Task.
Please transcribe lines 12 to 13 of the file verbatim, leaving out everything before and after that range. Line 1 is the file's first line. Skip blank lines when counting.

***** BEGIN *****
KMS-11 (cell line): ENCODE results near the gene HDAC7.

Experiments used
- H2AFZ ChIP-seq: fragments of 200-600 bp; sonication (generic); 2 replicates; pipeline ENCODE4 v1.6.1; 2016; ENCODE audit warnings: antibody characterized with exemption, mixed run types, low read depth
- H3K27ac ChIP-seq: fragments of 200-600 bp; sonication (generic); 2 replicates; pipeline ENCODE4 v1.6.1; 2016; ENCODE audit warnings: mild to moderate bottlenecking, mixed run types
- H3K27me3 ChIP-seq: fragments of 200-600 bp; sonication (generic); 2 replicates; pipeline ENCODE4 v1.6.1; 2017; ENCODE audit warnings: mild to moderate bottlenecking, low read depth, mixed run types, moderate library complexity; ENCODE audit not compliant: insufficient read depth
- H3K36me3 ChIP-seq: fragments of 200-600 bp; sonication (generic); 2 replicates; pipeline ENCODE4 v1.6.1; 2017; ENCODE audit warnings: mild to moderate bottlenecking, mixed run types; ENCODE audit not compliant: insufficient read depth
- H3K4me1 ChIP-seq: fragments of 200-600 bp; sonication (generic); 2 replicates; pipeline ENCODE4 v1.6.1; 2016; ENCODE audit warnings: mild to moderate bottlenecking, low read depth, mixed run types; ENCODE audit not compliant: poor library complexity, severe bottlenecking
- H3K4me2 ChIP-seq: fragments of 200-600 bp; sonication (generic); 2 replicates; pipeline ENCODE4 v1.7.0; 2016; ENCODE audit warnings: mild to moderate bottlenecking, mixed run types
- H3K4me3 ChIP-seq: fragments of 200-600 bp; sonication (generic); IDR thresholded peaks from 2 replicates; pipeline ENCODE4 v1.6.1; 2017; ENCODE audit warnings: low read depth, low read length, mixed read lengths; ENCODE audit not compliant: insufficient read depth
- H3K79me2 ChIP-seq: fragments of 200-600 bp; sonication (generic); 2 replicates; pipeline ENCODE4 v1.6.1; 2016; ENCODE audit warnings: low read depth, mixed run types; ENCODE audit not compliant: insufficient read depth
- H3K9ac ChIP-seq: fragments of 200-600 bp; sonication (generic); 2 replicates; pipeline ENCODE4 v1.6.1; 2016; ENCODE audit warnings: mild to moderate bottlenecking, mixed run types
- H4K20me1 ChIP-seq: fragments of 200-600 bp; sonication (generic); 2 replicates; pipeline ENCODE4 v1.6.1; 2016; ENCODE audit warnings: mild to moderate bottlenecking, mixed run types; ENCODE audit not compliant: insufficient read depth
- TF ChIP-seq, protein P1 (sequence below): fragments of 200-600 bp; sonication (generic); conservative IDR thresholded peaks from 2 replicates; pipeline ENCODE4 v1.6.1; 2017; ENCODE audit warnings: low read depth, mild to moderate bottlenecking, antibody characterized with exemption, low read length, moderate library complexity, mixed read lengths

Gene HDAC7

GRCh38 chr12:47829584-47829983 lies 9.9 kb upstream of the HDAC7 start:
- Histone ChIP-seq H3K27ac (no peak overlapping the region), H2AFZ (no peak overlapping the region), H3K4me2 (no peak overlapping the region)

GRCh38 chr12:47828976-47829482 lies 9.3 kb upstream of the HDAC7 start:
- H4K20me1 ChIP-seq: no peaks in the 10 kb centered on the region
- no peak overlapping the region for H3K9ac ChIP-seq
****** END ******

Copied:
- H4K20me1 ChIP-seq: fragments of 200-600 bp; sonication (generic); 2 replicates; pipeline ENCODE4 v1.6.1; 2016; ENCODE audit warnings: mild to moderate bottlenecking, mixed run types; ENCODE audit not compliant: insufficient read depth
- TF ChIP-seq, protein P1 (sequence below): fragments of 200-600 bp; sonication (generic); conservative IDR thresholded peaks from 2 replicates; pipeline ENCODE4 v1.6.1; 2017; ENCODE audit warnings: low read depth, mild to moderate bottlenecking, antibody characterized with exemption, low read length, moderate library complexity, mixed read lengths